The Anarchist‘ and ‘Headlong Flight‘ open the show utilising the amazing lighting rig used on the Clockwork Angels tour. From that point one the stage set then slowly changes to reflect the era and albums of the songs being performed. It’s a concept few other bands of Rush’s size would entertain (although not many would manage such a decades spanning career) with the focus always being on bigger, better, brighter. This however is a really neat idea and allows the viewer to step back in time with the band to see replicas of the stage sets they used during the 90s, 80s and 70s.

By the time the band reach the final encore songs of ‘What You’re Doing’ / ‘Working Man,’ the stage and video screen have been paired down to depict a high school gym hall with a mirror ball and a couple of amps and speakers balanced on chairs, just as it was when Rush started out in 1974.

Highlights for me were the mid-career, 80s tracks as that was when Rush were a notable name for me in Kerrang! On a regular basis. ‘Losing It‘ a track that’s never been played live before, from the Signals album, features Canadian musician Ben Mink on violin and makes for one of the most “I wish I’d been there to see it live” moments.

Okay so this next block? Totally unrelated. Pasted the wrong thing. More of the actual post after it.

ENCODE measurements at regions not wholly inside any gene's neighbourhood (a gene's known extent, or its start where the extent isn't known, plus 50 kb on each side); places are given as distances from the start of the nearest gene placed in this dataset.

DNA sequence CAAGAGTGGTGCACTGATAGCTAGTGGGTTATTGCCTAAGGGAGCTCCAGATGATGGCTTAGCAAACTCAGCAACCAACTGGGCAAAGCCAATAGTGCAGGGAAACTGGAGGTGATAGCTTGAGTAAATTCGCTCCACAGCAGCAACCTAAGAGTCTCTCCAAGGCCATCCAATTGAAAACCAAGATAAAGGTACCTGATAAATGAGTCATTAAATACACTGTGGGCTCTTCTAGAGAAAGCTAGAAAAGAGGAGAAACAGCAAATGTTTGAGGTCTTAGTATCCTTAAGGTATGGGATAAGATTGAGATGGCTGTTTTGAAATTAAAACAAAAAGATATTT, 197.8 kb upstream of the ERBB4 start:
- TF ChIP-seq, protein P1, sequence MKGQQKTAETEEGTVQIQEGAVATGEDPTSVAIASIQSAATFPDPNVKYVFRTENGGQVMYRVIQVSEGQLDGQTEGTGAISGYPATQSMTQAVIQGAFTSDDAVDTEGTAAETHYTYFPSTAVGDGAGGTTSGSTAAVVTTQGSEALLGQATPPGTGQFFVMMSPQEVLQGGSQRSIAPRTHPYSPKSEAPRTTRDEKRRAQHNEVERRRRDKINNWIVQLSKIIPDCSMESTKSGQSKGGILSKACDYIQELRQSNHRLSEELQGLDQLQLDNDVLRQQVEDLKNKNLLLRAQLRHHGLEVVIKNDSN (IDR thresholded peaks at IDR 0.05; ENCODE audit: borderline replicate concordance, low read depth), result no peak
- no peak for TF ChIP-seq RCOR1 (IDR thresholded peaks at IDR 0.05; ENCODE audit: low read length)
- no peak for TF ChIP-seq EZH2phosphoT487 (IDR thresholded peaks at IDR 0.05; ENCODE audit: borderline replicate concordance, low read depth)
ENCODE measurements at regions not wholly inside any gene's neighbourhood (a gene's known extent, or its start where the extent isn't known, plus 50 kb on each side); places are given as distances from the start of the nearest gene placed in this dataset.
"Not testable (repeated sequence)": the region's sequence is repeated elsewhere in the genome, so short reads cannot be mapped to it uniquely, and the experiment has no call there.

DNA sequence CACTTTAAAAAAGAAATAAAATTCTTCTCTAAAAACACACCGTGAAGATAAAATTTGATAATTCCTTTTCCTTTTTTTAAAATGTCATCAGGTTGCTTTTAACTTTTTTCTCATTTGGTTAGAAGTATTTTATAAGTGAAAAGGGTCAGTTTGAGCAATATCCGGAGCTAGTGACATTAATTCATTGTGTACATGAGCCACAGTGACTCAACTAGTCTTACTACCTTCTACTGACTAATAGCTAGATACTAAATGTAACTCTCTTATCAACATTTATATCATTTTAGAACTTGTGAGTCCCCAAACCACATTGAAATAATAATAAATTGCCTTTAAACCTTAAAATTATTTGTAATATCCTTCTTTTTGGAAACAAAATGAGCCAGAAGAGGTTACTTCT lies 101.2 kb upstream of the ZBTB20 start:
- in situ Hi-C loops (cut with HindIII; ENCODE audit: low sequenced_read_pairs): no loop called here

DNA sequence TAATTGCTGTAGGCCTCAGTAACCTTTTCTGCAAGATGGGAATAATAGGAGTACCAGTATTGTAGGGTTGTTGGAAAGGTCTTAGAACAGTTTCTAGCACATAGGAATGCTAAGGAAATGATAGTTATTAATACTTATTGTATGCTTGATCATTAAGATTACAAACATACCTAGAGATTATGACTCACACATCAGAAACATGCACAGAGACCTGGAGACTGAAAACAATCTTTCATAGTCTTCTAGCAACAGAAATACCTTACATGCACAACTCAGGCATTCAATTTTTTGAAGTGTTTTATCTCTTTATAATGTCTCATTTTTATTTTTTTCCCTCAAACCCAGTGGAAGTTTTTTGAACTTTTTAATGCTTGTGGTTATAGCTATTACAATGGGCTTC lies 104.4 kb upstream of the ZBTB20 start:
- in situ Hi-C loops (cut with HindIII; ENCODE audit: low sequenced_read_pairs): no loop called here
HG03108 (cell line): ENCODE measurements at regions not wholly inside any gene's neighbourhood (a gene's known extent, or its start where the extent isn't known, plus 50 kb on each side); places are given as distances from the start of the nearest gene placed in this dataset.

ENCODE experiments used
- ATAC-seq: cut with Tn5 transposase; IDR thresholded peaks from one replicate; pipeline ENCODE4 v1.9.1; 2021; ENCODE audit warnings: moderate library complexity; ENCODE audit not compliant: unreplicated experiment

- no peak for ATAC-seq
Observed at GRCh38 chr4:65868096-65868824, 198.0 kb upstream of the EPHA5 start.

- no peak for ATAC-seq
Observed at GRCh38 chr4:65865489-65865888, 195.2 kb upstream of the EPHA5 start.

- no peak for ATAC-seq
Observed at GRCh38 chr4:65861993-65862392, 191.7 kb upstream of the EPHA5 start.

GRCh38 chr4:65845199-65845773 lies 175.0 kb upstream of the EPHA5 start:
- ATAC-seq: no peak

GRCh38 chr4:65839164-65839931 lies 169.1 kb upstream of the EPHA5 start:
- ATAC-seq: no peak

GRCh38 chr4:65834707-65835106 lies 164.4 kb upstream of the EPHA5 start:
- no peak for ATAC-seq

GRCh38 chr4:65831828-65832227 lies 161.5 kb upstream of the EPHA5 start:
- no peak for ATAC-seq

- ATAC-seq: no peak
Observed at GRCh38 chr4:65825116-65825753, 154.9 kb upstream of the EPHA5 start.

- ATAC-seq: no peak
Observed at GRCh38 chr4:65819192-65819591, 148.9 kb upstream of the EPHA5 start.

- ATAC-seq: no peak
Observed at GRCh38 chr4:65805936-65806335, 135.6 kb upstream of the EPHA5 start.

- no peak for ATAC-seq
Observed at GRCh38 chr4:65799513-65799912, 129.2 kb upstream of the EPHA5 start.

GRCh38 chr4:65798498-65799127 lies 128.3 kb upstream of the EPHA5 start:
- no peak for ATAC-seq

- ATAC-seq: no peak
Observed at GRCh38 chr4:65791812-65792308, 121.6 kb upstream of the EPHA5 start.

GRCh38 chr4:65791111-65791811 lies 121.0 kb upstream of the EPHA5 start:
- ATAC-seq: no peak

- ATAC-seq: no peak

Of course, the die-hard fans (and it’s a safe bet a few of them were there in Toronto) want to hear the early works, the tracks that brought Rush to the music world’s attention in the 1970s. Rush do not disappoint with the track listing, playing ‘Jacob’s Ladder‘ and a medley including snippets of  ‘Cygnus Book II : Prelude‘ and ‘Cygnus Book I : Prologue‘. ‘Xanadu’ sees the double neck guitars making an appearance (perhaps for the last time if the rumours are true about Rush never touring again). The 70s of course showcased Geddy Lee’s voice at its strongest and returning to that era does as noted above see him struggling occasionally but it’s good enough to elicit a great response from the crowd and if this is it for Rush then they go out on a high at least.

As a fan, should you buy it? After all, there is a wealth of live material out there from Rush that we could compare R40 to. The consensus from colleagues is that R40 has much better sound than Clockwork Angels and a varied set list that works really well. Geddy’s voice is better than Time Machine but not as strong as it was on R30. However given R30 was (of course) ten years earlier, then allowances have to be made.

It took long enough and a hell of a lot of fan pressure to get them inducted into the Rock and Roll Hall of Fame but this release proves why the wait was worth it. Steller stuff.

As a fan, you should add this to your collection not only on the strength of the performance from all three members but also for the fact that this could be it. It may be the last major tour show recorded and to see it in the band’s home city is indeed special. Rush claim that they haven’t officially retired, so who knows what will come next. If this is the end, then R40 Live is a perfect book end for an amazing band.

Written by: Adrian Hextall

Rating: Adrian 8/10